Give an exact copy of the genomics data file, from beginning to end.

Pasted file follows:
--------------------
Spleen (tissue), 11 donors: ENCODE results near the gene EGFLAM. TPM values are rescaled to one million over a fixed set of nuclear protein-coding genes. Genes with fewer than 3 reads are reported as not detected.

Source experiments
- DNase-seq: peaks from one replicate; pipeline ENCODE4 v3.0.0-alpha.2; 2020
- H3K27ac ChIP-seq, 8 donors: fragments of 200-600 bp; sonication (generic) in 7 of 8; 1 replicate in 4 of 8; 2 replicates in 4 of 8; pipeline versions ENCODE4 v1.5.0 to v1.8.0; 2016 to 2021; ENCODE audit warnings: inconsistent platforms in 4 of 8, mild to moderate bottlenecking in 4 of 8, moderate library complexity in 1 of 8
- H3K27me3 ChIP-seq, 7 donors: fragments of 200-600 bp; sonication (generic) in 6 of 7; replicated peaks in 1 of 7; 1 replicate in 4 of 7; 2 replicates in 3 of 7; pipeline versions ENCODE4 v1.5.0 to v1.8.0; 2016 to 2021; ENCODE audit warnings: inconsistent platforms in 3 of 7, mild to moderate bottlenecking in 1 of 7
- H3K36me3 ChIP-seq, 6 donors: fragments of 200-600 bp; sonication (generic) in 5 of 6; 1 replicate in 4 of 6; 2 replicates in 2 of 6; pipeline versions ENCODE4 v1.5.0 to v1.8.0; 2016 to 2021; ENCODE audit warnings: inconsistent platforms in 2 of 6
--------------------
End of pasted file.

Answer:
Spleen (tissue), 11 donors: ENCODE results near the gene EGFLAM. TPM values are rescaled to one million over a fixed set of nuclear protein-coding genes. Genes with fewer than 3 reads are reported as not detected.

Source experiments
- DNase-seq: peaks from one replicate; pipeline ENCODE4 v3.0.0-alpha.2; 2020
- H3K27ac ChIP-seq, 8 donors: fragments of 200-600 bp; sonication (generic) in 7 of 8; 1 replicate in 4 of 8; 2 replicates in 4 of 8; pipeline versions ENCODE4 v1.5.0 to v1.8.0; 2016 to 2021; ENCODE audit warnings: inconsistent platforms in 4 of 8, mild to moderate bottlenecking in 4 of 8, moderate library complexity in 1 of 8
- H3K27me3 ChIP-seq, 7 donors: fragments of 200-600 bp; sonication (generic) in 6 of 7; replicated peaks in 1 of 7; 1 replicate in 4 of 7; 2 replicates in 3 of 7; pipeline versions ENCODE4 v1.5.0 to v1.8.0; 2016 to 2021; ENCODE audit warnings: inconsistent platforms in 3 of 7, mild to moderate bottlenecking in 1 of 7
- H3K36me3 ChIP-seq, 6 donors: fragments of 200-600 bp; sonication (generic) in 5 of 6; 1 replicate in 4 of 6; 2 replicates in 2 of 6; pipeline versions ENCODE4 v1.5.0 to v1.8.0; 2016 to 2021; ENCODE audit warnings: inconsistent platforms in 2 of 6